Once in the terminal, a similar tracking approach could provide detailed information on occupancy levels in each part of the building. This could inform decisions on the re-use of under-occupied areas as well as identify capacity bottlenecks and the precise circumstances when they arise. The behaviour and movements of ??late to gate?? passengers could be better understood so communication systems could target this group of passengers to minimise disruption for others. Real-time occupancy monitoring and predictive profiling could also allow HVAC systems to respond accordingly, reducing energy consumption and enhancing the quality of the passenger environment.
Given the impacts of airport expansion, it is right that design decisions are well founded. Evidence based decisions result in better design, while capturing and analysing the wealth of data increasingly available from electronic transactions, mobile devices and CCTV monitoring would provide a granularity of detail far greater than previously available. Of course, issues of personal privacy, data ownership and equality of access to technology would need to be addressed, so the decisions don??t get any easier.
About the panelists:
Kim Morris, Partner, Barton Willmore
Kim has a wide range of experience on residential, mixed use and commercial projects on behalf of housebuilders, landowners, developers and public companies. As part of a multidisciplinary planning and design practice, she regularly provides insight to Architects and Urban Designers to optimise designs for planning consent. Her work has included being the lead consultant role on a number of large scale projects in the Thames Valley. Established in 1936, Barton Willmore is one the UK??s leading independent planning and design practices. The practice became an LLP on 1st April 2009.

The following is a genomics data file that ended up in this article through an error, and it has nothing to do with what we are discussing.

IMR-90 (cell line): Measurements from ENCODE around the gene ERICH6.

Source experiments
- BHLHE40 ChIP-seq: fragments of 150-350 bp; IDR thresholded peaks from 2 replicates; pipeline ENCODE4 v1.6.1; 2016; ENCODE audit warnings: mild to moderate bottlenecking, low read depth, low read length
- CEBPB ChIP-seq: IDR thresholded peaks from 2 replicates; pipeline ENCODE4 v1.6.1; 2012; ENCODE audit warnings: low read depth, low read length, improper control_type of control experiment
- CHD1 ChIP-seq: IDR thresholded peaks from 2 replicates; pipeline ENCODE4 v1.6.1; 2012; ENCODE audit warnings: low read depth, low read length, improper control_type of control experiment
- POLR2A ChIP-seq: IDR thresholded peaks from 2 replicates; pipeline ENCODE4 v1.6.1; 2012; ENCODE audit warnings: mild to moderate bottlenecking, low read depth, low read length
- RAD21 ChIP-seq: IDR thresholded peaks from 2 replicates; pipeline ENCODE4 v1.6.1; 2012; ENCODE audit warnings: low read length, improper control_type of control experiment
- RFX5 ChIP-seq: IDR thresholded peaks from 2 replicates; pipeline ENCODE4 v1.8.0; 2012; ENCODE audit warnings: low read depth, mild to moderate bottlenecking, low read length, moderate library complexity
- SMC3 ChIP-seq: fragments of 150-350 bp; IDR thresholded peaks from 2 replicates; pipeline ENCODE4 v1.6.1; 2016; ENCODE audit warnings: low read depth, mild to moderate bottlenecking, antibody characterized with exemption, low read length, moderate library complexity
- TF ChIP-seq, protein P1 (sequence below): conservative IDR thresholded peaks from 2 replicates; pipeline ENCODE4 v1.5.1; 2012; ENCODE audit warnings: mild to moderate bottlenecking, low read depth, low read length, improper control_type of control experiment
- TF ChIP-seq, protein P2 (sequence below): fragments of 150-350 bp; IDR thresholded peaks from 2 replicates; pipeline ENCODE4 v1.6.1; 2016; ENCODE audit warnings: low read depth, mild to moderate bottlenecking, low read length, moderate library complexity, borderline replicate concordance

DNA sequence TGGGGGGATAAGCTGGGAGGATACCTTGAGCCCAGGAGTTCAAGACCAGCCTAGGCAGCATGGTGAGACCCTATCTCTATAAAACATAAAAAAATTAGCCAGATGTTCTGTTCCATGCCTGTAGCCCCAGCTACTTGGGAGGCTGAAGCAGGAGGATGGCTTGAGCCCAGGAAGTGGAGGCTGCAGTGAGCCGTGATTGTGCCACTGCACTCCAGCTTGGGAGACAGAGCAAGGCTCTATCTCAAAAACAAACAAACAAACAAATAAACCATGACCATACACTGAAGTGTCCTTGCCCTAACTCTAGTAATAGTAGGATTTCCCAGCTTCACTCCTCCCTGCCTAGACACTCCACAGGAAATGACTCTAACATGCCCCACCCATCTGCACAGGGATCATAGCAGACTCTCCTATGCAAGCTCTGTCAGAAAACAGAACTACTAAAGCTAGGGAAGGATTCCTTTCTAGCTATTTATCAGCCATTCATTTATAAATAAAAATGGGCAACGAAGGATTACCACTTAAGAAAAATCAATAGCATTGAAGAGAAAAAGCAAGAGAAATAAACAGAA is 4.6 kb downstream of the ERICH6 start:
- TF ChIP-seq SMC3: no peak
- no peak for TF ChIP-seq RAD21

Elliot Wishlade, Arup UKMEA Airport Planning team
Elliott has over 25 years?? experience working on the policy, planning, design and delivery of airport terminals and infrastructure projects in all parts of the world. He has worked for Arup in offices in the UK, USA and Australia, working on numerous airport master planning and technical due diligence projects. Elliot was a principal advisor on airport planning matters to the UK Government for the 2003 Airport White Paper and is currently heavily involved in Davies Commission submission work.